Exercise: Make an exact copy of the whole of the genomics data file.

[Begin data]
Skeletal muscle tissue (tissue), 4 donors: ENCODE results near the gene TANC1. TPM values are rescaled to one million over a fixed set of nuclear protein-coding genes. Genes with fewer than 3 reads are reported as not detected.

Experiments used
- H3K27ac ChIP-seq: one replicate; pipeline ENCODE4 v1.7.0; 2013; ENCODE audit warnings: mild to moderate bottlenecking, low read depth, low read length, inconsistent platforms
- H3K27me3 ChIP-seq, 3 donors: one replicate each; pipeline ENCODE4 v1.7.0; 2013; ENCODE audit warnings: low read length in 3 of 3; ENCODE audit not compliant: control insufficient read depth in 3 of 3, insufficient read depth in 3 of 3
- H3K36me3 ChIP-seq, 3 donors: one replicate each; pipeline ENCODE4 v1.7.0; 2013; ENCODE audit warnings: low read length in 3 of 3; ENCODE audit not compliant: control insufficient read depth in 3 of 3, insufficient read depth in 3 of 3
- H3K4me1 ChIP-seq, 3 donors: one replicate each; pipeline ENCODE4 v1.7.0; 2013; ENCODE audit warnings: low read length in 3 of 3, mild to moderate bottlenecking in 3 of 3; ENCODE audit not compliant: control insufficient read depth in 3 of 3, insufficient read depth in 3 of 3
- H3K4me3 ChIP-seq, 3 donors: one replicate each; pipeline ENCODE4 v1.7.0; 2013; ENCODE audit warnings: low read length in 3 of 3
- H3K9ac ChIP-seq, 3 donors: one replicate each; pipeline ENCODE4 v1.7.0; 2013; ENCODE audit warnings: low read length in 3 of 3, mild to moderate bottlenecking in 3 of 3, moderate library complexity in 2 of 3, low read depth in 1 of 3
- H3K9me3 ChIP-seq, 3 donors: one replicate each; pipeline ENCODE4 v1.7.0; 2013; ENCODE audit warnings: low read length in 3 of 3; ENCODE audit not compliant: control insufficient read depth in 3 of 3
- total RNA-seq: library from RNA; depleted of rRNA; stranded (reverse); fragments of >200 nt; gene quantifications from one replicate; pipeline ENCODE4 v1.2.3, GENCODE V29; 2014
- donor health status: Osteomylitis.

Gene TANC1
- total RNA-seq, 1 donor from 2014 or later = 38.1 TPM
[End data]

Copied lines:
Skeletal muscle tissue (tissue), 4 donors: ENCODE results near the gene TANC1. TPM values are rescaled to one million over a fixed set of nuclear protein-coding genes. Genes with fewer than 3 reads are reported as not detected.

Experiments used
- H3K27ac ChIP-seq: one replicate; pipeline ENCODE4 v1.7.0; 2013; ENCODE audit warnings: mild to moderate bottlenecking, low read depth, low read length, inconsistent platforms
- H3K27me3 ChIP-seq, 3 donors: one replicate each; pipeline ENCODE4 v1.7.0; 2013; ENCODE audit warnings: low read length in 3 of 3; ENCODE audit not compliant: control insufficient read depth in 3 of 3, insufficient read depth in 3 of 3
- H3K36me3 ChIP-seq, 3 donors: one replicate each; pipeline ENCODE4 v1.7.0; 2013; ENCODE audit warnings: low read length in 3 of 3; ENCODE audit not compliant: control insufficient read depth in 3 of 3, insufficient read depth in 3 of 3
- H3K4me1 ChIP-seq, 3 donors: one replicate each; pipeline ENCODE4 v1.7.0; 2013; ENCODE audit warnings: low read length in 3 of 3, mild to moderate bottlenecking in 3 of 3; ENCODE audit not compliant: control insufficient read depth in 3 of 3, insufficient read depth in 3 of 3
- H3K4me3 ChIP-seq, 3 donors: one replicate each; pipeline ENCODE4 v1.7.0; 2013; ENCODE audit warnings: low read length in 3 of 3
- H3K9ac ChIP-seq, 3 donors: one replicate each; pipeline ENCODE4 v1.7.0; 2013; ENCODE audit warnings: low read length in 3 of 3, mild to moderate bottlenecking in 3 of 3, moderate library complexity in 2 of 3, low read depth in 1 of 3
- H3K9me3 ChIP-seq, 3 donors: one replicate each; pipeline ENCODE4 v1.7.0; 2013; ENCODE audit warnings: low read length in 3 of 3; ENCODE audit not compliant: control insufficient read depth in 3 of 3
- total RNA-seq: library from RNA; depleted of rRNA; stranded (reverse); fragments of >200 nt; gene quantifications from one replicate; pipeline ENCODE4 v1.2.3, GENCODE V29; 2014
- donor health status: Osteomylitis.

Gene TANC1
- total RNA-seq, 1 donor from 2014 or later = 38.1 TPM